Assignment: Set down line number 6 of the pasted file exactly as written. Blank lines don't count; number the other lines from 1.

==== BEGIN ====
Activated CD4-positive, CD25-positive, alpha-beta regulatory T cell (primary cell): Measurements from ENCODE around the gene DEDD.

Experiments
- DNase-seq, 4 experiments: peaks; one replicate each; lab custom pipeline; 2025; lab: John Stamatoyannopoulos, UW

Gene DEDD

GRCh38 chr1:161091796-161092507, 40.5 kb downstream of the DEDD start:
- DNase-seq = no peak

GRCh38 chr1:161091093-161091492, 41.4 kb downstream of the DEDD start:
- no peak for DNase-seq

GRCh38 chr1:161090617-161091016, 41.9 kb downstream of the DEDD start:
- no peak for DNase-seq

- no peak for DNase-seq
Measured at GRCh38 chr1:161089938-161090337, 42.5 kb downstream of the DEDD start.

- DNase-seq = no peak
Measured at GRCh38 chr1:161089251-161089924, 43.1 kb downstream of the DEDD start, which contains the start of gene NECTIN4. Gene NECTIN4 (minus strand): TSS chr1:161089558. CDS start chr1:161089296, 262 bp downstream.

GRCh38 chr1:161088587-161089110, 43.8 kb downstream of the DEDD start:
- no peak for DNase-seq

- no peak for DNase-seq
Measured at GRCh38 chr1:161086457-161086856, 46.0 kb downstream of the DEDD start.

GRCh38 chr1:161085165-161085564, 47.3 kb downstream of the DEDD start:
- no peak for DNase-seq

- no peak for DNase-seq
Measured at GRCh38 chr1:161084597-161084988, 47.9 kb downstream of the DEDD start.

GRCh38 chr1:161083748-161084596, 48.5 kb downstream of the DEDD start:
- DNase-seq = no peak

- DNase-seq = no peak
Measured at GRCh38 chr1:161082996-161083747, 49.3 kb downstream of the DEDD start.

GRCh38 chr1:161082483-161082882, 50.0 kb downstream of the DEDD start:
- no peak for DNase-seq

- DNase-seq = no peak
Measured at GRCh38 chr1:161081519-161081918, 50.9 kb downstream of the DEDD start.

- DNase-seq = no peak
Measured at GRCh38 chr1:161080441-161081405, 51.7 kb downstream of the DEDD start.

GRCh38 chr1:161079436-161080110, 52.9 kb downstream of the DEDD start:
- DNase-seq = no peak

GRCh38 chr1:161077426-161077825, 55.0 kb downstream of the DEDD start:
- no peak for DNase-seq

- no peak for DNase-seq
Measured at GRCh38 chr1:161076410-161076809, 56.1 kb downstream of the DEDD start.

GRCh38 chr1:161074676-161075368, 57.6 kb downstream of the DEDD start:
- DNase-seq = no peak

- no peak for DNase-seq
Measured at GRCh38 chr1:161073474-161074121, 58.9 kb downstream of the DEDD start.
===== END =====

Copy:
- DNase-seq = no peak